I was very lucky to have worked at HubSpot during a pivotal transition in its evolution. I managed a team of Product Analysts and data scientists, and we were charged with improving our product and the overall customer experience. We did this by analyzing what our customers did in our product.
This isn’t helpful when you are a brand new startup without a product. At that stage, you should be sitting with your customers or talking to them all the time. You should be taking advantage of your ability to do things that don’t scale.
Once you have more users than you can speak with, behavioral analytics are crucial to being successful. I often have conversations with people that aren’t sure how to apply data enhanced methodologies when launching new features. They bring up a good point:
How are you supposed to leverage behavioral analytics when the feature doesn’t exist?
It’s a good question. At this stage of your lifecycle, your most important task is to speak with customers that may be a good fit for what you want to build. While you may not have people using this new feature yet, there are usually groups of people who could use it within your existing user base. You just need to find the right people to speak with.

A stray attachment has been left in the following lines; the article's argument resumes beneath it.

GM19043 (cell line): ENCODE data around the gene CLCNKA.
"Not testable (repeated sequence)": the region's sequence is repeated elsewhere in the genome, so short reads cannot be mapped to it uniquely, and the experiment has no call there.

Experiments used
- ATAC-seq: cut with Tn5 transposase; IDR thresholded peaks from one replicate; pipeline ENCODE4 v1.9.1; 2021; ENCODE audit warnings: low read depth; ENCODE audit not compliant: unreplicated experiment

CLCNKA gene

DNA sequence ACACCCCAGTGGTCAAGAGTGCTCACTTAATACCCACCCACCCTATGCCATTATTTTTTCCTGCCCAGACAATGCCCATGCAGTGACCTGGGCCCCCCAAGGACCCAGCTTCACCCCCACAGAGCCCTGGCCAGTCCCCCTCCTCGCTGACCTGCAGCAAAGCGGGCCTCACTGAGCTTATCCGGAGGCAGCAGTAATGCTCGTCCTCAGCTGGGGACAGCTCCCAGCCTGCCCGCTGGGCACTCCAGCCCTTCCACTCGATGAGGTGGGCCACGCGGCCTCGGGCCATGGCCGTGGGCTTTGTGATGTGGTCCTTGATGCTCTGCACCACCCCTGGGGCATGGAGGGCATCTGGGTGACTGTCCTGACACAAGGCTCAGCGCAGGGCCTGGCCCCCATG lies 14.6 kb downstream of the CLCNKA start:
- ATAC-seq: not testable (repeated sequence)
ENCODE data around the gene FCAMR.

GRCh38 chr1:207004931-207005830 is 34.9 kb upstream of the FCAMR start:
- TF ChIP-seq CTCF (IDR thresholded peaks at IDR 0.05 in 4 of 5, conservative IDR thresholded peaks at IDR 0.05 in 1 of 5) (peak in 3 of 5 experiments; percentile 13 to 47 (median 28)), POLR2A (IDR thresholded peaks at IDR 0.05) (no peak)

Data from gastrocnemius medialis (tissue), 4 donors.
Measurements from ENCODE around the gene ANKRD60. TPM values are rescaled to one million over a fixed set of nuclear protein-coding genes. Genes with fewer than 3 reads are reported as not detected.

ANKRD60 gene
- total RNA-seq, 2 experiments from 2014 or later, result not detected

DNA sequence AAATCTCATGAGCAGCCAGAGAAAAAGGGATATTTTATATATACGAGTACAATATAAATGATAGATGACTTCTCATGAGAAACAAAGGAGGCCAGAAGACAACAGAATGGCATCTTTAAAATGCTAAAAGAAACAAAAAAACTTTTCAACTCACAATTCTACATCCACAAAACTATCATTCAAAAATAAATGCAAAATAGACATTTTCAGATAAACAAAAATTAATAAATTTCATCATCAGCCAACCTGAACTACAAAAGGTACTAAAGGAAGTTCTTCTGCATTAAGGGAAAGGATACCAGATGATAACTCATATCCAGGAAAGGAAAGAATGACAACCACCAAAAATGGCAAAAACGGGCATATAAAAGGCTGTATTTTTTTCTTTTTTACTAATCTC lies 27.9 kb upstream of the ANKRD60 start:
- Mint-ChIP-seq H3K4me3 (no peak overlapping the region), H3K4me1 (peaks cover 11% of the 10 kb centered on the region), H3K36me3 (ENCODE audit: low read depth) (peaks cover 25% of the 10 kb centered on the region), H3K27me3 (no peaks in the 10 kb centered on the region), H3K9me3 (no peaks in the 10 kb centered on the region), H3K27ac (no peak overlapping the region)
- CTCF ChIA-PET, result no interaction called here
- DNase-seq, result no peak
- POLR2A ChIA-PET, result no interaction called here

These are the types of questions I ask:
- Which of your existing users are most likely to use the new feature?
- What characteristics do those users have?
- What actions are they taking?
- Do you know why they’re taking the actions they are and whether this new feature would be useful to them?
Take advantage of the existing users you have and their patterns of usage. If you’re building a new feature or iterating on an existing one, it’s helpful to understand the high-intensity users or the infrequent users. They are a goldmine of information and you’d be crazy if you didn’t ask them for feedback.
Talk to your existing high intensity users and your infrequent users, they are a goldmine of information. You’d be crazy to ignore their feedback when building something new.
I typically push PMs / researchers / marketers to spend 30 minutes looking at their analytics system to pick out a group of people they want to speak with. I think that anyone involved in building new products is already overloaded with too many tasks, and this can easily feel like unnecessary work or an endless process that will take too much time. I think the key is to timebox this type of analysis and have it point you in the right direction.
I agree with this Intercom post that more than half of a PM’s time should be spent understanding customers’ problems, doing research, and thinking about how design can be applied to those problems. In order to spend that time most effectively, I think behavioral analytics systems are crucial to making sure you maximize that time and understand what your existing users are doing.